The two main lines of critical thought concerning the Mahabharata have focused on whether this massive poem is artistically unified and coherent or riddled with inconsistencies that invalidate any possible coherence. The first group is known as the synthetic camp. Common among Indian scholars, the synthetic stance contends that the Mahabharata is thematically unified and presents a clear statement on the effects of proper adherence to the rules of personal and sacred duty (dharma), and the negative results of abusing dharmic responsibilities. Many non-Indian critics, however, approach the poem analytically, examining its constituent parts without perceiving any such unity. This is termed the analytic approach. Moriz Winternitz, in A History of lndian Literature (1926), for example, calls the Mahabharata "not one poetic production at all, but rather a whole literature." He also describes the work a "monstrosity," full of repeated and slightly changed material. Winternitz and other analytic critics argue that because of its growth over the years and the addition of sometime irrelevant tales, legends, local myths, and didactic (or lesson-teaching) material, the Mahabharata is self-contradictory rather than unified.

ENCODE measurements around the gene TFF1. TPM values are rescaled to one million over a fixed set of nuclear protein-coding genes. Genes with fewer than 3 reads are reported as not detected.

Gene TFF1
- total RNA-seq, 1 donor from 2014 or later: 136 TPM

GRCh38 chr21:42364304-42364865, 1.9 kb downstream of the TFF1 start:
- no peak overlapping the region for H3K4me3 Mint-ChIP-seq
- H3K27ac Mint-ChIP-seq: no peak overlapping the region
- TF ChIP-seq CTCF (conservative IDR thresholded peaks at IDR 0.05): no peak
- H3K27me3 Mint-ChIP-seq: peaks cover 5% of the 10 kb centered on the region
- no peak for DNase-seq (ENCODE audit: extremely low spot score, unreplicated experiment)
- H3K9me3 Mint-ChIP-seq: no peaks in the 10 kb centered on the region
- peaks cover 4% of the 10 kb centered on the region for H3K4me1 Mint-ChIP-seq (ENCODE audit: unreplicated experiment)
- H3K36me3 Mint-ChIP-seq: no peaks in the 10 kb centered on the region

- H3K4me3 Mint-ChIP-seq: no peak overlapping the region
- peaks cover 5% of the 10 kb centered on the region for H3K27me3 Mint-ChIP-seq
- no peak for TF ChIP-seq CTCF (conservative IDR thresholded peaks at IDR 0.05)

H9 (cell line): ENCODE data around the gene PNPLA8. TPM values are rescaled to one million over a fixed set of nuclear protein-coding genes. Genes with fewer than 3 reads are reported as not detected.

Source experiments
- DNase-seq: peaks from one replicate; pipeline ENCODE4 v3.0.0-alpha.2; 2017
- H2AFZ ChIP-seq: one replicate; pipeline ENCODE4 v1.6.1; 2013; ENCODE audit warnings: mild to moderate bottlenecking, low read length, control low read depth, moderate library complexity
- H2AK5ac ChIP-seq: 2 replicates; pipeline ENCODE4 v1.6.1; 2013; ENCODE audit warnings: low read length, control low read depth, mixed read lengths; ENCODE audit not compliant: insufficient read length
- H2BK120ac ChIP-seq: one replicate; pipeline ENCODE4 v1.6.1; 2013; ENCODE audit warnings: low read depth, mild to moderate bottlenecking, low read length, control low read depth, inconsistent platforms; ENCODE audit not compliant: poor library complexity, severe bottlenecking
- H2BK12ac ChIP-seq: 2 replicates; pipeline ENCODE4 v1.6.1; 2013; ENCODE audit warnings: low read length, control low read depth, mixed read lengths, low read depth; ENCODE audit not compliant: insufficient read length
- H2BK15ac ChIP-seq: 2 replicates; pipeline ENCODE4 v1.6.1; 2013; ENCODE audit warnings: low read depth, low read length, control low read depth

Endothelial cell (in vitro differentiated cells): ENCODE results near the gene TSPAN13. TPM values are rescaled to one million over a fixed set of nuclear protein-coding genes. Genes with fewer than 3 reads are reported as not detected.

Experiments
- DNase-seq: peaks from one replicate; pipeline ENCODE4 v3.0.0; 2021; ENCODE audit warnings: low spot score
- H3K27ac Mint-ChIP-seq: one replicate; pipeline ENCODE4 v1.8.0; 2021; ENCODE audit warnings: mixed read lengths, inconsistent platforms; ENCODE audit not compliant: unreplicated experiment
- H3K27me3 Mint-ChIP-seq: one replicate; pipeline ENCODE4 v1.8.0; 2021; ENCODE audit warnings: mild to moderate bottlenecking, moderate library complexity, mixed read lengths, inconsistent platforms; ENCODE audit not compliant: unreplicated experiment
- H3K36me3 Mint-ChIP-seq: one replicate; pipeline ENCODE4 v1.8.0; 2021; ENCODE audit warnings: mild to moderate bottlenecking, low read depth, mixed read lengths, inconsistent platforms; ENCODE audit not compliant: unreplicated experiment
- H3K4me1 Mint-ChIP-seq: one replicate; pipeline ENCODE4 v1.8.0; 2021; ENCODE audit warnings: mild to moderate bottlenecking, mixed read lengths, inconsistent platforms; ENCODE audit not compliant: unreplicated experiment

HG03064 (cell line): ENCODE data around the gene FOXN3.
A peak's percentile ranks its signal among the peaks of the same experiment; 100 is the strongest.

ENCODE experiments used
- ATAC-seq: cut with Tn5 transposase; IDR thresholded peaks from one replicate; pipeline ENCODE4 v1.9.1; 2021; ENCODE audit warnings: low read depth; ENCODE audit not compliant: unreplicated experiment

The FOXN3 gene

Stylistic criticism of the Mahabharata largely reflects the division between synthetic and analytic critics. The analytics have concentrated on what they see as flaws in the poem, including inconsistencies in the text, its loose structure, and occasional repetitiveness. According to the synthetics, however, many of these traits can be explained by the fact that the Mahabharata existed for centuries as part of an oral tradition. Not written down, but repeated by poets and sages for the entertainment and spiritual enlightenment of their listeners, the poem inevitably changed greatly over time. As new scenes and stories were added or retold, they were sometimes altered slightly by different speakers. In addition, oral literature commonly relies on stock phrases that appear over and over again. The synthetics argue that overall the simplicity and purity of the Sanskrit language shines through in the Mahabharata. They praise the work for its poetic beauty.